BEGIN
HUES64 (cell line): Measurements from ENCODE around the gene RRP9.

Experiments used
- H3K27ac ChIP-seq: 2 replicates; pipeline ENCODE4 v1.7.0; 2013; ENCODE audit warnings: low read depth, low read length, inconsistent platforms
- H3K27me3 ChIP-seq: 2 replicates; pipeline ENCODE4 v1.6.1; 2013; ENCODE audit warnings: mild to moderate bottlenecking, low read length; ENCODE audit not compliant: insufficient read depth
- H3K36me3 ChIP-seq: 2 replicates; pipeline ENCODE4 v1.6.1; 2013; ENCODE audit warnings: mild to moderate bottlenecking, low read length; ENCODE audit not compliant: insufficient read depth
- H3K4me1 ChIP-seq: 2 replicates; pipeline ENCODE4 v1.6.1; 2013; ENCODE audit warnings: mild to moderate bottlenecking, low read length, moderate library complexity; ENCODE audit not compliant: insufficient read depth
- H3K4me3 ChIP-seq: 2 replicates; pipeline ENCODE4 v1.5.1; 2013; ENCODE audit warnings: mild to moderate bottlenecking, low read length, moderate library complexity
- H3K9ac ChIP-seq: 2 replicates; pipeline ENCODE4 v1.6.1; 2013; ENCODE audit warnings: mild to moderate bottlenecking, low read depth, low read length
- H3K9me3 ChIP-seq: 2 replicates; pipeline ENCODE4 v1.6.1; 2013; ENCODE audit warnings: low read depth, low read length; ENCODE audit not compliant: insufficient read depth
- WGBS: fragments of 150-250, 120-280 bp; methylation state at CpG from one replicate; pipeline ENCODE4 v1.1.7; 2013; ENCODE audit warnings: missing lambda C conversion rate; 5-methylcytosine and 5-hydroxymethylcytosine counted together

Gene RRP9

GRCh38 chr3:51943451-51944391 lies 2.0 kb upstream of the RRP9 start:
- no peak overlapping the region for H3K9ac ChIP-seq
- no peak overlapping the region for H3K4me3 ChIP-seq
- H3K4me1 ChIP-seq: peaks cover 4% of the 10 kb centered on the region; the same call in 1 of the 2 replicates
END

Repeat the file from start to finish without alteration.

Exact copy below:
HUES64 (cell line): Measurements from ENCODE around the gene RRP9.

Experiments used
- H3K27ac ChIP-seq: 2 replicates; pipeline ENCODE4 v1.7.0; 2013; ENCODE audit warnings: low read depth, low read length, inconsistent platforms
- H3K27me3 ChIP-seq: 2 replicates; pipeline ENCODE4 v1.6.1; 2013; ENCODE audit warnings: mild to moderate bottlenecking, low read length; ENCODE audit not compliant: insufficient read depth
- H3K36me3 ChIP-seq: 2 replicates; pipeline ENCODE4 v1.6.1; 2013; ENCODE audit warnings: mild to moderate bottlenecking, low read length; ENCODE audit not compliant: insufficient read depth
- H3K4me1 ChIP-seq: 2 replicates; pipeline ENCODE4 v1.6.1; 2013; ENCODE audit warnings: mild to moderate bottlenecking, low read length, moderate library complexity; ENCODE audit not compliant: insufficient read depth
- H3K4me3 ChIP-seq: 2 replicates; pipeline ENCODE4 v1.5.1; 2013; ENCODE audit warnings: mild to moderate bottlenecking, low read length, moderate library complexity
- H3K9ac ChIP-seq: 2 replicates; pipeline ENCODE4 v1.6.1; 2013; ENCODE audit warnings: mild to moderate bottlenecking, low read depth, low read length
- H3K9me3 ChIP-seq: 2 replicates; pipeline ENCODE4 v1.6.1; 2013; ENCODE audit warnings: low read depth, low read length; ENCODE audit not compliant: insufficient read depth
- WGBS: fragments of 150-250, 120-280 bp; methylation state at CpG from one replicate; pipeline ENCODE4 v1.1.7; 2013; ENCODE audit warnings: missing lambda C conversion rate; 5-methylcytosine and 5-hydroxymethylcytosine counted together

Gene RRP9

GRCh38 chr3:51943451-51944391 lies 2.0 kb upstream of the RRP9 start:
- no peak overlapping the region for H3K9ac ChIP-seq
- no peak overlapping the region for H3K4me3 ChIP-seq
- H3K4me1 ChIP-seq: peaks cover 4% of the 10 kb centered on the region; the same call in 1 of the 2 replicates